The Premier League has been working in partnership with the NSPCC and clubs to enhance the safeguarding support and empowerment measures for children and young people involved in academies and across community programmes.
This includes each Premier League Club Category 1 Academy having full-time education and player care staff to support the academic and personal development of players.
This is in addition to full-time safeguarding and psychology provision.
Brighton & Hove Albion are just one of the clubs across the football network who are building on the relationship with the NSPCC to help empower staff and children alike when it comes to safeguarding.
Over the past 18 months the club have helped develop a Premier League and NSPCC pilot programme, which gives young people safeguarding training covering areas such as child protection, equality and healthy relationships. The pilot programme helps to empower them and their team-mates to speak up if they are worried about anything.
"There's a push within safeguarding to ensure that not only adults get safeguarding training, but that young people also get the training," said Richard Valder-Davis, Brighton's senior safeguarding manager.
"The project with the NSPCC is blending their expertise on safeguarding, with our football knowledge, to create a tailored package that supports young people in an academy environment.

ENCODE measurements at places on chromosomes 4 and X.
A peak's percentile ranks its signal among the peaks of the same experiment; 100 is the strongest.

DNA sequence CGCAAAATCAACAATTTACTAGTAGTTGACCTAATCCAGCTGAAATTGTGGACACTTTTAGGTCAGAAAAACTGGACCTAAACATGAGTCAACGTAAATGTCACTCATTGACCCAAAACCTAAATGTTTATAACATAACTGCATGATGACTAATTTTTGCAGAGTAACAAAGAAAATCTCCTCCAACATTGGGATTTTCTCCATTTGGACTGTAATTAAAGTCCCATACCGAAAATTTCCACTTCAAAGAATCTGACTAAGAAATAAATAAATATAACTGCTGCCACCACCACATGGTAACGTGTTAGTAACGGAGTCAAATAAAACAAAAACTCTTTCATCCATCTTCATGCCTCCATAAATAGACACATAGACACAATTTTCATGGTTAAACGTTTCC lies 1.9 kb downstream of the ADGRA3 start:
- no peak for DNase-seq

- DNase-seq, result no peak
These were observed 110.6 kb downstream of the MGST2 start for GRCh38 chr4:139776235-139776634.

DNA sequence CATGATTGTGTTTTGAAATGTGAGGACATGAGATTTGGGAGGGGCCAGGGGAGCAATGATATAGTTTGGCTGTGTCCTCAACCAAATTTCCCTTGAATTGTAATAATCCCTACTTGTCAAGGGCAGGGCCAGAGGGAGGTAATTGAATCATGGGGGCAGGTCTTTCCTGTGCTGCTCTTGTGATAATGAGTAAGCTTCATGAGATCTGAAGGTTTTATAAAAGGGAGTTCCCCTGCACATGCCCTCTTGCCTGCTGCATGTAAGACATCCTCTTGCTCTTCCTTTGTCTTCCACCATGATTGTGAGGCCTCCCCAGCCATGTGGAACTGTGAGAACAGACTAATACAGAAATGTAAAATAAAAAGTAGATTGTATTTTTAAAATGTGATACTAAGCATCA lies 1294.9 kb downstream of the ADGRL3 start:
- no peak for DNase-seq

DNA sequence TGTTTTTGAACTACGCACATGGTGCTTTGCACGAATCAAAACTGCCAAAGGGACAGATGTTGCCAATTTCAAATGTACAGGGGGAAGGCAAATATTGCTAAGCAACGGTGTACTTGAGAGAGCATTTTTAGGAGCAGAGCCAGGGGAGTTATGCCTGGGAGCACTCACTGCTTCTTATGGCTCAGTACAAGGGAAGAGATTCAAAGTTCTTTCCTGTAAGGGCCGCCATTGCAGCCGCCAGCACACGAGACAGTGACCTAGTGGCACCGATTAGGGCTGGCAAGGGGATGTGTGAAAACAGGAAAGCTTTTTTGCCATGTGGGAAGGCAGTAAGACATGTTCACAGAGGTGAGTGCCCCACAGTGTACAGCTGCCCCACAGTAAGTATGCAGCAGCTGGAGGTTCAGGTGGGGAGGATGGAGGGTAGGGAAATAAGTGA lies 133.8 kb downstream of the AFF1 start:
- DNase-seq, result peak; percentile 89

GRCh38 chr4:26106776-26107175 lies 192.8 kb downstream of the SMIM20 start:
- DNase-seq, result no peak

"We know that the kids learn better in a football environment, so a lot of the activities are based on a football pitch or activity is delivered in bite-size sessions on the side of the pitch before a game or training, so that they are integrated within their usual rhythm of football."
The new resources have been created in partnership by the clubs, NSPCC and Premier League and are aimed at three age groups: Under 12s, 12-16-year-olds and 16-18-year-olds.
All will learn from the same syllabus, but sessions will be tailored differently for each age group. The NSPCC are refining resources to be able to roll them out to all clubs.
"Traditionally, safeguarding training is for staff to look out for young people," said Valder-Davis. "This training is very much looking at your peers, so a young person can identify that another person might be struggling and advise them where to go.
"There's been a lot of reliance before on adults recognising and helping the child. It's helping empower young people to be part of the safeguarding picture."
The safeguarding activity has seen staff across the club trained up to deliver, including those working across both community and women and girls' provision. All safeguarding activity at the club is overseen at board level by Brighton chief executive Paul Barber.
The new children-led resources will be delivered together by the clubs, the NSPCC and the Premier League and will be rolled out later in the 2022/23 season.
Part 1: League gives support to Play Safe campaign
Part 2: How Premier League and NSPCC work together
Part 3: How Premier League works with the DBS